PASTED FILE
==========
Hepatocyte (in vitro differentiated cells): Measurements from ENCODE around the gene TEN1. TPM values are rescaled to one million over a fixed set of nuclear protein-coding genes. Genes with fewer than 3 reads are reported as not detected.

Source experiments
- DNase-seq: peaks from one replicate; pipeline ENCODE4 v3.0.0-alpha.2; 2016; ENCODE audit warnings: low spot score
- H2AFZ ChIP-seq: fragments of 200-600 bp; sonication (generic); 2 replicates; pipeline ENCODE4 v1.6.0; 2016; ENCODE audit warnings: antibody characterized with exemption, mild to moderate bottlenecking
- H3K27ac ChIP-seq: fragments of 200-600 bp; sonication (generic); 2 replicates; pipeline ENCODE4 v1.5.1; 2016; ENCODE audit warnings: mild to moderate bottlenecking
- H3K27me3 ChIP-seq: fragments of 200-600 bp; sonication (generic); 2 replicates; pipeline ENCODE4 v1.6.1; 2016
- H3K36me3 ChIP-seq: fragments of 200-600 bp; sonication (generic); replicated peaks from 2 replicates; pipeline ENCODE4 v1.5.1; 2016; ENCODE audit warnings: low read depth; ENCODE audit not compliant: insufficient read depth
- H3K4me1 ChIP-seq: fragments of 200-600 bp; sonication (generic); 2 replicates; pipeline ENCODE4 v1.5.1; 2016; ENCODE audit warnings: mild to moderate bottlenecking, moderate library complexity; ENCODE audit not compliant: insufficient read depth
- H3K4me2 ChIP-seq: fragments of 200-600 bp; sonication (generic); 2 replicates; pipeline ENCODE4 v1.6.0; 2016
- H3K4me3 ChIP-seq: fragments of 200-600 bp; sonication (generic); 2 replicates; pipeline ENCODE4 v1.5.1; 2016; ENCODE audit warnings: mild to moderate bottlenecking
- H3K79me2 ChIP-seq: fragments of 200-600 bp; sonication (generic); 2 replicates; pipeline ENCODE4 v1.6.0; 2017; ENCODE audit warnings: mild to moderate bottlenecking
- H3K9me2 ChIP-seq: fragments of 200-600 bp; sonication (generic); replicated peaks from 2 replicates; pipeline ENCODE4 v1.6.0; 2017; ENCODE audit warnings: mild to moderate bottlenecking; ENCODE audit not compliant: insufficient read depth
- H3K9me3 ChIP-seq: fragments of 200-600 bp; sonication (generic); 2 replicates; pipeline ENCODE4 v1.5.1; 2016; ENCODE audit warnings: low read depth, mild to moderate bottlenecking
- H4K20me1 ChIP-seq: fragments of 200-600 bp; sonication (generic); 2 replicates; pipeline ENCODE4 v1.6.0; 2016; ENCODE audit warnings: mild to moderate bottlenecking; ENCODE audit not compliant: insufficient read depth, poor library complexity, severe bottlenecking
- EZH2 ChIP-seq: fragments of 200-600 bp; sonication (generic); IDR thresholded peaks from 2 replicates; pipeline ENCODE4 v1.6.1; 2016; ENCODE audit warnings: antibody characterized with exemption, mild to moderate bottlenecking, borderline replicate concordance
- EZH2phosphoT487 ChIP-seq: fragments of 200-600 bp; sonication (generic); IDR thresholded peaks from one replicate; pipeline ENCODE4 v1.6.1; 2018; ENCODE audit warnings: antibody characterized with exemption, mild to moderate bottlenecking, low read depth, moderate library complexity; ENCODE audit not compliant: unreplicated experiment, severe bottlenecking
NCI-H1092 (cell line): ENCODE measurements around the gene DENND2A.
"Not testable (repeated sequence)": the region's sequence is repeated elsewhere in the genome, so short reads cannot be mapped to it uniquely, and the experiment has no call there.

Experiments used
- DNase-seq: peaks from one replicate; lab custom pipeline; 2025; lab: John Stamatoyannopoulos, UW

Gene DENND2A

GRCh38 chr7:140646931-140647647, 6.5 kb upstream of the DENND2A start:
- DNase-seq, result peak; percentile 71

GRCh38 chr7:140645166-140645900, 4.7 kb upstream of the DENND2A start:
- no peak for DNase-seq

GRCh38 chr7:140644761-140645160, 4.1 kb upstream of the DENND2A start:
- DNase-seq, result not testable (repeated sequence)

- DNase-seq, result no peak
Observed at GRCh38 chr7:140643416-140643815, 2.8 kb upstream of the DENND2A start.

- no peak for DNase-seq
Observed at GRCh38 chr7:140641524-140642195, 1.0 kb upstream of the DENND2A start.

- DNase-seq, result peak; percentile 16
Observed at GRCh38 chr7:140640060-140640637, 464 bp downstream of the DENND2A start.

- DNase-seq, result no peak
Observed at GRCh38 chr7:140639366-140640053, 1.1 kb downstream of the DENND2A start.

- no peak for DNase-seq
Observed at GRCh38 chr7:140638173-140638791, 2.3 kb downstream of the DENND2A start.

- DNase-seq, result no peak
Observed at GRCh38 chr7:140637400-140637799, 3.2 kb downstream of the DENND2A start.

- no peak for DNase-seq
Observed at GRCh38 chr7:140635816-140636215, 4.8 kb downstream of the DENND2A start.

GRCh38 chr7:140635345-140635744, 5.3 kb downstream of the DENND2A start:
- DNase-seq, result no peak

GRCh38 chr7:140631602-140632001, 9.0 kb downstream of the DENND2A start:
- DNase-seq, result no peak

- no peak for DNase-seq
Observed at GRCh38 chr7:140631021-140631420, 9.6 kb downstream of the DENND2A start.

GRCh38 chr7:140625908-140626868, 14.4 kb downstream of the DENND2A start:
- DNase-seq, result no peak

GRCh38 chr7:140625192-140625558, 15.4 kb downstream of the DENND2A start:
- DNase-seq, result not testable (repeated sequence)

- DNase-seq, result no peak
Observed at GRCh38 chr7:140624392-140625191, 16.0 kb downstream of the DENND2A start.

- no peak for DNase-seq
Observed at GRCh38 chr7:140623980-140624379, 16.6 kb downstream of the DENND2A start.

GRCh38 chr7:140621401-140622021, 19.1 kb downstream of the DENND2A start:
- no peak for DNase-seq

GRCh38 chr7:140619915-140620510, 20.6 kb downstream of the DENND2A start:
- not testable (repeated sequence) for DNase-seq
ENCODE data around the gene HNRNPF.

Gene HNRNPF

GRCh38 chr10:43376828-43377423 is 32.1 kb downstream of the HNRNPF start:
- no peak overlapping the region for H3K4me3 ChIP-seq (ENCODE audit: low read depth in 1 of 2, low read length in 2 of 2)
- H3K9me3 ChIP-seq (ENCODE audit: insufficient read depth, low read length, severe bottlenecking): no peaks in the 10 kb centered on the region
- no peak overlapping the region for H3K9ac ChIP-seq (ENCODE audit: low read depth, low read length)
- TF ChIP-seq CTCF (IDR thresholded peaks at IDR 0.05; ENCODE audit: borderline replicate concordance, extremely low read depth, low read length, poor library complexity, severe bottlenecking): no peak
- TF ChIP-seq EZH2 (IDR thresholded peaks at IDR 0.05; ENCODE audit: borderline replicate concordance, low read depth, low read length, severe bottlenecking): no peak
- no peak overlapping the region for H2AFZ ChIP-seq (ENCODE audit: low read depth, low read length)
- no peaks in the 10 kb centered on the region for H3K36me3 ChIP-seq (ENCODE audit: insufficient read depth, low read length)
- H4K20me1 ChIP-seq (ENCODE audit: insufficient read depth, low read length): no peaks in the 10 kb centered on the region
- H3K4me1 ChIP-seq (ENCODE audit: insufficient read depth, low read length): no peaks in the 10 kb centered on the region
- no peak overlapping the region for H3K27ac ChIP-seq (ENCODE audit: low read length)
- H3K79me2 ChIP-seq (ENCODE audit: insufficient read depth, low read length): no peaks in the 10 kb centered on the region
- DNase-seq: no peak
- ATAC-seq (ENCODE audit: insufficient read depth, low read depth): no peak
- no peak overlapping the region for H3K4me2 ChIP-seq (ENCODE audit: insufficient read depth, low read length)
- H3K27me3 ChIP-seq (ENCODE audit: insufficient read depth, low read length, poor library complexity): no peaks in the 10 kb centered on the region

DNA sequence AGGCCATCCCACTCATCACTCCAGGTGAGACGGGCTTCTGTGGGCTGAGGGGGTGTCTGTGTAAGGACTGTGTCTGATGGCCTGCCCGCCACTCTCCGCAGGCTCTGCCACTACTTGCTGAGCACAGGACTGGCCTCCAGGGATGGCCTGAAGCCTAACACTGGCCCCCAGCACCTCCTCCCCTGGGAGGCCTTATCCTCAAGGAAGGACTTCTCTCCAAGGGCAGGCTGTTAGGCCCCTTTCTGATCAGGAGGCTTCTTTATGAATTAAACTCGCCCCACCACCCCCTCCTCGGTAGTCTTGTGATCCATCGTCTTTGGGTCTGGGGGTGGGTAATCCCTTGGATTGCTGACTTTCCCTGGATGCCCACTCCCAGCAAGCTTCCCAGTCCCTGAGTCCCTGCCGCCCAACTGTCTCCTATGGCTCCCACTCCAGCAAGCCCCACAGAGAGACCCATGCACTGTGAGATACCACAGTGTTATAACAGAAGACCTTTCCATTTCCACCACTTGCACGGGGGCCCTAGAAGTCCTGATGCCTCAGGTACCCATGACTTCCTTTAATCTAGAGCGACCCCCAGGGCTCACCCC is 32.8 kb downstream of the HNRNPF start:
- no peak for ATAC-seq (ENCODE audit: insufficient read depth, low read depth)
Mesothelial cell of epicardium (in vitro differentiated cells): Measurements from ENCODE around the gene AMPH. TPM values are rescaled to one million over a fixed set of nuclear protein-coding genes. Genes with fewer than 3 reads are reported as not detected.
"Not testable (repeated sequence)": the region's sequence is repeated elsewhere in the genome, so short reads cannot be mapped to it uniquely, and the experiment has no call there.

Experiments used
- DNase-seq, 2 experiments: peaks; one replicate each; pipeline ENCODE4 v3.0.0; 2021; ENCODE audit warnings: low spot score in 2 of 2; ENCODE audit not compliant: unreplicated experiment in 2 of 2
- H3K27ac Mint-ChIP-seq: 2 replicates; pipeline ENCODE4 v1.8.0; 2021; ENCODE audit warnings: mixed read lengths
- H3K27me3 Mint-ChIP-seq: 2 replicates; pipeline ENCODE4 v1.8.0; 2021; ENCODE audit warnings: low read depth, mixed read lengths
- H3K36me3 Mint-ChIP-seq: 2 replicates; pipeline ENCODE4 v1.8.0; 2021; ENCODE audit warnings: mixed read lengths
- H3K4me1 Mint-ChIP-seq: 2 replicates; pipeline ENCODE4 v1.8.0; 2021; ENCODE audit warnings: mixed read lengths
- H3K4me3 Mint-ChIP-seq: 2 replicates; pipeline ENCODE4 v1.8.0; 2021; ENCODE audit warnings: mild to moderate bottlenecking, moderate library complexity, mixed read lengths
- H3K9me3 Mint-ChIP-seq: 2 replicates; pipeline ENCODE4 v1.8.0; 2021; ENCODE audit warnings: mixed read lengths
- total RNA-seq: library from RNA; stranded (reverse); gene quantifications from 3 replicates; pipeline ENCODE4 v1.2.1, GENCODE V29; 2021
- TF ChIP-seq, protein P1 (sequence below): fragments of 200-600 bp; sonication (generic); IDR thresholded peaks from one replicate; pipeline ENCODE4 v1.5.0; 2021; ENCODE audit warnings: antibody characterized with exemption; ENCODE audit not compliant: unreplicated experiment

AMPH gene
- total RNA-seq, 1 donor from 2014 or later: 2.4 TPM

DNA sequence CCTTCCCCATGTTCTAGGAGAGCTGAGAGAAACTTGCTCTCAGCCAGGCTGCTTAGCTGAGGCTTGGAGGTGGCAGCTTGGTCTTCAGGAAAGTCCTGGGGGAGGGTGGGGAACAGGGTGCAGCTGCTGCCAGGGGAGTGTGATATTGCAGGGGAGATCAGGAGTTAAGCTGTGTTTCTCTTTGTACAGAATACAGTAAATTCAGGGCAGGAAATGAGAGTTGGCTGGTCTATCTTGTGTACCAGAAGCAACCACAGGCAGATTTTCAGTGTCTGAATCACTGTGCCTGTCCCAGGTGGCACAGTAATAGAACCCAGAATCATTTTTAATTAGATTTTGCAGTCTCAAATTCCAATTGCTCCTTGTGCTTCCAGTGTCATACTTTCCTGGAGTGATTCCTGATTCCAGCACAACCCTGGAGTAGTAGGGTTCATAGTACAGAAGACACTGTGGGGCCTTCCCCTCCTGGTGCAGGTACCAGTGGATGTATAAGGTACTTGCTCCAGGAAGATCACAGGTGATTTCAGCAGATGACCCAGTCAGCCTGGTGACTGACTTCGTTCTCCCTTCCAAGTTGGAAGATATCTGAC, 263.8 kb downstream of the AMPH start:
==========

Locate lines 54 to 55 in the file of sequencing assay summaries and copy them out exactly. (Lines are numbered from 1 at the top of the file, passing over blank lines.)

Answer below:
- no peak for DNase-seq
Observed at GRCh38 chr7:140623980-140624379, 16.6 kb downstream of the DENND2A start.